After last Thursday’s four-hour stoppage and protest rally, Western Sydney University academics and other workers spoke to the WSWS about the escalating attacks on their jobs and basic conditions, and the political issues raised by the role of the trade unions.
Among them was Greg Pinchbeck, one of the 41 security officers being retrenched by the university, and being replaced by contract labour. Pinchbeck has been employed at WSU for 14 years. He started in 2003 as a casual, and was made permanent in 2005. Before that he had worked at Telstra, the former publicly-owned telecommunications company, for 24 years, before being retrenched from there as well.
“At my age, I am going to find it very difficult to find another job,” Pinchbeck said. “This is happening everywhere. We’ve been told it’s this thing called ‘flexibility.’”
Pinchbeck highlighted the problems that would arise from replacing all the security guards with contractors. Only a director and two regional managers would remain. “I know this campus inside out,” he explained. “I know the people. I know the problems … If we have mobile security contractors and there is a fire on campus, or an assault, it might take an hour to get here.
“The security industry has a lot of shonky practices. There are payments under the table, under-payments, employment of people on visas who are not legally permitted to work, and sub-, sub-, sub-contracting. The industry’s got a bad name and that’s what’s going to happen here. You will have people trying to cope with emergencies who won’t even know where the buildings are. People are going to get hurt.”
Asked whether the National Tertiary Education Union (NTEU) and the other campus union, the Community and Public Sector Union (CPSU) were fighting to defend the security workers’ jobs, Pinchbeck replied: “We have had regular meetings with management with both unions, but not a lot has progressed as far as I can see … Now they are talking about approaching Barney [Vice-Chancellor Glover] directly.”
Pinchbeck said he had no opinion about the unions calling for the return of another Labor government. “I don’t think there’s any real answer politically,” he commented. “They are as bad as each other. If I voted it would make no difference.” He agreed “it’s the capitalist system itself that’s the problem,” but said, “I really don’t know what we are going to do about it.”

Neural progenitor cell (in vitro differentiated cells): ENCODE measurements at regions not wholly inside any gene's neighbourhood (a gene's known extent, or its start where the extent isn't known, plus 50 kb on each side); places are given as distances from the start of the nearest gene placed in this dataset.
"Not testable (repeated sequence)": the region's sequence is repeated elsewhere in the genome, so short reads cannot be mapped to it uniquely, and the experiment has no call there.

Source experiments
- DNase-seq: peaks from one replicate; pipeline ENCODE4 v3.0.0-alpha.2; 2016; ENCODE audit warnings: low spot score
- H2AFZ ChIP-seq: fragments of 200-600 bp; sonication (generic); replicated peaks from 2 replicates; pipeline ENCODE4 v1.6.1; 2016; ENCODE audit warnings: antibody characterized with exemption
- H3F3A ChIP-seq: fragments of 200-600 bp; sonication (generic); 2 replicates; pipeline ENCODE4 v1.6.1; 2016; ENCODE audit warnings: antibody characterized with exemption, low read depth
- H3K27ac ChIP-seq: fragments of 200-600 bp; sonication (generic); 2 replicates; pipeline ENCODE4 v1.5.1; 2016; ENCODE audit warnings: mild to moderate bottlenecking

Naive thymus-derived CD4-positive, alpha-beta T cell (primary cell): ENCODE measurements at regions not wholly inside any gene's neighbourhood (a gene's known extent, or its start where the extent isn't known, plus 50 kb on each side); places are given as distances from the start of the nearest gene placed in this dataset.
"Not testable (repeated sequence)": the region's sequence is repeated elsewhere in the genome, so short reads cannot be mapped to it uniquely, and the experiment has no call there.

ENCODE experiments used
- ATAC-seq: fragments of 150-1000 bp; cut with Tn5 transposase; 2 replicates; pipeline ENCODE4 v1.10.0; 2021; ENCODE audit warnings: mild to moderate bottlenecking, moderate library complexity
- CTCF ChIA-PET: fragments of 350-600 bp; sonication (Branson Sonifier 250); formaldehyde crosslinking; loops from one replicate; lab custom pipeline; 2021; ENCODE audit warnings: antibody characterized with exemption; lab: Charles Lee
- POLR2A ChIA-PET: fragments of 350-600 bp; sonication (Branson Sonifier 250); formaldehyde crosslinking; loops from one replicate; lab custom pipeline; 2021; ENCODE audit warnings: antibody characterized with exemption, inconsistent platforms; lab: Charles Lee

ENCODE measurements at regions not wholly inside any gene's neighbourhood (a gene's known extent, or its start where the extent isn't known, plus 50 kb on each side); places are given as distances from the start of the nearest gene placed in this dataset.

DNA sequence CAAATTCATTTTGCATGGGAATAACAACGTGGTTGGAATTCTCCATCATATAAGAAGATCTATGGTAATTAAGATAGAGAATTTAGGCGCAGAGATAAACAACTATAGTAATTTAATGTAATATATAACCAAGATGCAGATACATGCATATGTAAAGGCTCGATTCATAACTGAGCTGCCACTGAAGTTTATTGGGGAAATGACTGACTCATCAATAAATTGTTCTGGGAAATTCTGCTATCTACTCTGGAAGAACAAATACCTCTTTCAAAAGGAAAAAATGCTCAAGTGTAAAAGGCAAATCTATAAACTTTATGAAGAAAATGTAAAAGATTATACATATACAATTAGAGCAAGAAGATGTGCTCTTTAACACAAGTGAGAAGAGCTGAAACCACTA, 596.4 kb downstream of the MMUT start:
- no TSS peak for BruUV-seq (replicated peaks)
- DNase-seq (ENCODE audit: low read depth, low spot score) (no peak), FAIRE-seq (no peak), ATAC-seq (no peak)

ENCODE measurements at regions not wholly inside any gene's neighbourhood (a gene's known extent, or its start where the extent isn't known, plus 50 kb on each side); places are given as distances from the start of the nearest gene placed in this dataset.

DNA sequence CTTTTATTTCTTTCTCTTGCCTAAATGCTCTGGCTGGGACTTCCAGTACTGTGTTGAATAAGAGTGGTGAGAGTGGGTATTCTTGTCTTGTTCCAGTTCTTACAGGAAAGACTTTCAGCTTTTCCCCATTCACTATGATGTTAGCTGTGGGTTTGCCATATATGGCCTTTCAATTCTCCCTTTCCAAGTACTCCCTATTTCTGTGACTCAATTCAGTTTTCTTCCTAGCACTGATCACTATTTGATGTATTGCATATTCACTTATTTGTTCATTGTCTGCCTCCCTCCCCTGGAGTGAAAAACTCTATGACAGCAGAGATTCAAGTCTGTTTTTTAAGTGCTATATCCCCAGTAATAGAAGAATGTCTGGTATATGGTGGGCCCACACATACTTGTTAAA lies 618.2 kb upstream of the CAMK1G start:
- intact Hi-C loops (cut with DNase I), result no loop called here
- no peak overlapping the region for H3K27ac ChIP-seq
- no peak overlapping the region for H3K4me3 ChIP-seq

A medical school academic, who wished to remain anonymous for fear of management retribution, was appalled by the staff cuts.
“For example, in the school of medicine we rely on small group learning,” she said. “We only have a cohort of about 120 to 150 students. We have groups of 10 to 12 students, which is what got us accreditation as a medical school. Now it seems that we won’t have enough casuals to do the small group learning, and going back to large groups is a step backward.
“We have been told we can’t have a ‘Rolls Royce model’ anymore. We are not going to look at the quality like we used to do. This goes against all the requirements for innovative curriculum and quality teaching.
“There’s a huge difference between having a group of 12 students discussing with a tutor facilitating that discussion, and having a 50-student tutorial, where you can’t even identify struggling students. If you can identify the struggling students, you can support them and this is what we used to build upon at this university. We used to be famous for our student support, compared to other universities. Now we are taking all this back.
“What is happening with the restructure, the so-called Shared Services, is that we are also losing a lot of staff. Many of them don’t even have the chance to apply for their positions because of the whole agreement that they have to apply for the same level and the same area that they are working at … We have lost a number of experienced staff and the corporate knowledge is going to go … I am passionate about this.”
Speaking about the NTEU’s support for the Labor Party, the lecturer said: “I’m not pro or against Labor. It’s about the principles. I’m for good quality education, that’s what’s important, and student support, as much as we can.”
She was, however, critical of the last Labor government’s “education revolution,” commenting: “It’s terrible. It’s become a business and everyone now sees it as a business. But it’s not supposed to be a business. Education and health are the two things that should not be touched. I agree with you that education should be free and first class at every level. We are going backwards in every way.”
Two academics from the schools of social science and psychology were troubled by the small size of the rally, but could not see a way forward. “What else can we do, except keep fighting back?” one asked. “What else is there? What do you propose?”
WSWS correspondents explained that it was essential to expose the role of the Labor Party and trade unions in tying the working class to the entire capitalist framework of austerity, war preparations and moves toward authoritarian rule, and to provide an alternative socialist perspective. This included making clear the irreconcilable opposition of the genuine socialists of the Trotskyist movement to the betrayal of the 1917 Russian Revolution by the Stalinist bureaucracy.
One of the academics replied: “I totally agree that we can’t keep going with the capitalist system. But the trouble with a socialist perspective is there’s such a strong narrative that it’s been tried and has not worked. Now, that’s not true, we know it’s not true, but it’s such a strong narrative and it’s really hard to fight against that. We know that Trotskyism was the opposite of Marxism, but you have to explain that.”